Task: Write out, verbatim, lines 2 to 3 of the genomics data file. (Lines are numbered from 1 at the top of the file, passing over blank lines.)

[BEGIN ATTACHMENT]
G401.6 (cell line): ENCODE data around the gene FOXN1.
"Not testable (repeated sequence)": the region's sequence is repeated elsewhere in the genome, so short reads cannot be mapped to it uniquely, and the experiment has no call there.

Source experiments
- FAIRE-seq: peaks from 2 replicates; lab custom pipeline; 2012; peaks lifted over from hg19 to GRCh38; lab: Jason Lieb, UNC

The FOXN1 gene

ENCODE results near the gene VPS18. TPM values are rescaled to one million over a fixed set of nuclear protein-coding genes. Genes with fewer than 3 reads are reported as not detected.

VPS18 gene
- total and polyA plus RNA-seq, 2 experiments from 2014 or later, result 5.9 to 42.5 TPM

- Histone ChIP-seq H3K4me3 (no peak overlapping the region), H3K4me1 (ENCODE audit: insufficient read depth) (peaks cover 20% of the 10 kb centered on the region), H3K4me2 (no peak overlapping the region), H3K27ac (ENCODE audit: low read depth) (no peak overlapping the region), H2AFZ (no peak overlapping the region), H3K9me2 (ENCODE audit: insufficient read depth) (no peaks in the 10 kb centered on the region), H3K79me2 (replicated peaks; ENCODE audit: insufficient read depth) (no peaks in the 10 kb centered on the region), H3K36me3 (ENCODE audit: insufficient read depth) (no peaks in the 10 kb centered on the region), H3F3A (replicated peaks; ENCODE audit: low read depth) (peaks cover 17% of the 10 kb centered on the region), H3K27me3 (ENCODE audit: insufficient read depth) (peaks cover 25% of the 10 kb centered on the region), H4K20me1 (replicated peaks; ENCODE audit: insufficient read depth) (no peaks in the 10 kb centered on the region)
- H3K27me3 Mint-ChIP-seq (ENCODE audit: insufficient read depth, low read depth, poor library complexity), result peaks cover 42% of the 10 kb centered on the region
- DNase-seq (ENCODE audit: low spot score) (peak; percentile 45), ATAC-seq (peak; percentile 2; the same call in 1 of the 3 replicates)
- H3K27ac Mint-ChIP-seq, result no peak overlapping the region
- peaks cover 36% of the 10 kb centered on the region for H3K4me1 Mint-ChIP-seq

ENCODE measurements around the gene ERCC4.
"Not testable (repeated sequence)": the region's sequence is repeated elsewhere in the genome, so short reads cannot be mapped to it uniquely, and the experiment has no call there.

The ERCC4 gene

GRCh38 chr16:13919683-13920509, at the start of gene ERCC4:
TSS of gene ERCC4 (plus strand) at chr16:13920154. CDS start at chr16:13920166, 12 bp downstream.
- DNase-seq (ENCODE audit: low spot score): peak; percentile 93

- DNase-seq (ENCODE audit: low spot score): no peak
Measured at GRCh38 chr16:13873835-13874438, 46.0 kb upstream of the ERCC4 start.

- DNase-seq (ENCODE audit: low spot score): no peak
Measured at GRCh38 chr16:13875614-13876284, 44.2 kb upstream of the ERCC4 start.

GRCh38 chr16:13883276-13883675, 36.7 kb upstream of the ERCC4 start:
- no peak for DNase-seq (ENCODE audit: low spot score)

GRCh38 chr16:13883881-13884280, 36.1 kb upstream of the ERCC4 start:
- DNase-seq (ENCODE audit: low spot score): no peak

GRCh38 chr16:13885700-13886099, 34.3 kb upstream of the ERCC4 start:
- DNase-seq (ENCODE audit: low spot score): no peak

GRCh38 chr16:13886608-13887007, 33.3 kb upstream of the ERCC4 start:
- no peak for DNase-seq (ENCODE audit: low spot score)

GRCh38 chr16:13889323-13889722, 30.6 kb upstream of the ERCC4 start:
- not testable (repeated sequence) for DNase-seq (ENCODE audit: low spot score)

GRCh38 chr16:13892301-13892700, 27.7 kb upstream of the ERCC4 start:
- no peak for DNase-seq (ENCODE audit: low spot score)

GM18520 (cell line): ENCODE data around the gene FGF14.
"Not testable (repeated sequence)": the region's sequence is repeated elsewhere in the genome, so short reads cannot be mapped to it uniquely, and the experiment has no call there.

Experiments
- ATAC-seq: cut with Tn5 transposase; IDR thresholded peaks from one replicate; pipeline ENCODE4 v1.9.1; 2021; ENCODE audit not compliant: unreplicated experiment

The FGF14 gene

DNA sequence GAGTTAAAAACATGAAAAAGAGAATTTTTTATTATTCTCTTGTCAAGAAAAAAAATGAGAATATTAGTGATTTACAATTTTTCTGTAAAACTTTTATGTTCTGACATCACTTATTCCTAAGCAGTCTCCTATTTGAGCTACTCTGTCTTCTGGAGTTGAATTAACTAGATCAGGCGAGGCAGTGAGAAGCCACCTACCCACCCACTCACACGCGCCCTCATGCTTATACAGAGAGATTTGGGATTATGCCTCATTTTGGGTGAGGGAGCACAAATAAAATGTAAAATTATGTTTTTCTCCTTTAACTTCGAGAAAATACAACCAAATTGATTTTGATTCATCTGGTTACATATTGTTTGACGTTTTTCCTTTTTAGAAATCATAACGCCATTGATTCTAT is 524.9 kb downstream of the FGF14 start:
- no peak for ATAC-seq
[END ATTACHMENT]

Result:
"Not testable (repeated sequence)": the region's sequence is repeated elsewhere in the genome, so short reads cannot be mapped to it uniquely, and the experiment has no call there.

Source experiments